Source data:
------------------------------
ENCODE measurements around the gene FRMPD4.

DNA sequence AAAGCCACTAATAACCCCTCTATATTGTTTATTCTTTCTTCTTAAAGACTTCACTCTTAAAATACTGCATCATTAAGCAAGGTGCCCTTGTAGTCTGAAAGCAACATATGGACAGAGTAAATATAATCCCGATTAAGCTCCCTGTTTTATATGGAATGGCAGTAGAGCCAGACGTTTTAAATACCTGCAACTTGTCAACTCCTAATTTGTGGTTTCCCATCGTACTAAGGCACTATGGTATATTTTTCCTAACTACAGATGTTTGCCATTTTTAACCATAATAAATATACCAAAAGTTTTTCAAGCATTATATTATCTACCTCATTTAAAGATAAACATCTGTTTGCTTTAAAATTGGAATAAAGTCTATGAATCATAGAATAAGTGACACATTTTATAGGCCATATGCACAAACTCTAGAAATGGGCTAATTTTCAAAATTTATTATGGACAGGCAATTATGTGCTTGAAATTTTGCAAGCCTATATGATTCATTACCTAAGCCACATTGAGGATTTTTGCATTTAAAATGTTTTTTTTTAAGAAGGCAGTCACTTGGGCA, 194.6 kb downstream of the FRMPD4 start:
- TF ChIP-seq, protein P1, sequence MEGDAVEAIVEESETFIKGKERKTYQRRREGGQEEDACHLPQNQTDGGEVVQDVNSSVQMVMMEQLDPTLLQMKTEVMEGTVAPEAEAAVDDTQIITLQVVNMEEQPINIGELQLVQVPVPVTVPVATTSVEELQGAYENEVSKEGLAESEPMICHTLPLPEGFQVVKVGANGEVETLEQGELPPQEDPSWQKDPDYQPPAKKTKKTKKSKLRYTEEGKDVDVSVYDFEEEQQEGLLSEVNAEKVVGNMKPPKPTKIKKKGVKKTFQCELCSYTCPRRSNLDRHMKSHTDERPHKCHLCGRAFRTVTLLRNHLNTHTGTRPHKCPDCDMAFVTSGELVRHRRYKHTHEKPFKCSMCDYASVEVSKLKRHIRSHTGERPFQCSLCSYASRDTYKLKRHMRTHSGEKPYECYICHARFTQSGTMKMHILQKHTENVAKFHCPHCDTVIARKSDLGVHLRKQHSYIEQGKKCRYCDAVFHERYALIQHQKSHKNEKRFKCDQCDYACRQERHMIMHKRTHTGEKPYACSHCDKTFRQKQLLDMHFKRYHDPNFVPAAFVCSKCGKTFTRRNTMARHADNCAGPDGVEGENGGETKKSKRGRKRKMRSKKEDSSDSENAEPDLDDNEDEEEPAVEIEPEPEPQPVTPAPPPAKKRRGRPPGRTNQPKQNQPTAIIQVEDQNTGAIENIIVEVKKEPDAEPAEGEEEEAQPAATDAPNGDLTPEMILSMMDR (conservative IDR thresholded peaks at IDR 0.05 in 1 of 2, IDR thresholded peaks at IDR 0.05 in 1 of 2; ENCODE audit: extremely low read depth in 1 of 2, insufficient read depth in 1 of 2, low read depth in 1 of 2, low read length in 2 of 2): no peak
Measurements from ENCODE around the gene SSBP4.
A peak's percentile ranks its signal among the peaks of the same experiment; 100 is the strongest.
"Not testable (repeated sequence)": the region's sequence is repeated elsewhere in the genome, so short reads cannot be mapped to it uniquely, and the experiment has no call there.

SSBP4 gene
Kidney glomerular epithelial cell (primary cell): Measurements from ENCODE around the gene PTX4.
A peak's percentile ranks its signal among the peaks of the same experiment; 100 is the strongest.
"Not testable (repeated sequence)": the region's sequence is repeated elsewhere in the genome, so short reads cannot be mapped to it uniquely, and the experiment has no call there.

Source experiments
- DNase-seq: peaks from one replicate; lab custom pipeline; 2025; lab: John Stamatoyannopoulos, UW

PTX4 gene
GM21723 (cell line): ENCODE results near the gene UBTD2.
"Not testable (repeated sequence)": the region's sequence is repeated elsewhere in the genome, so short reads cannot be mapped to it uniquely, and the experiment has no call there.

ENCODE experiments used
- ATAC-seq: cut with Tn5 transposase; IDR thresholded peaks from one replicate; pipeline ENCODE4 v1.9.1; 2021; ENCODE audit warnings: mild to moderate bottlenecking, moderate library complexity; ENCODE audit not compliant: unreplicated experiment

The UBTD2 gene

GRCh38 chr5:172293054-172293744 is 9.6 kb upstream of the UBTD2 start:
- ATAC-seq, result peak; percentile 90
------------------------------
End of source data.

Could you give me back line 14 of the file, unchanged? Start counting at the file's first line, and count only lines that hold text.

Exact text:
GM21723 (cell line): ENCODE results near the gene UBTD2.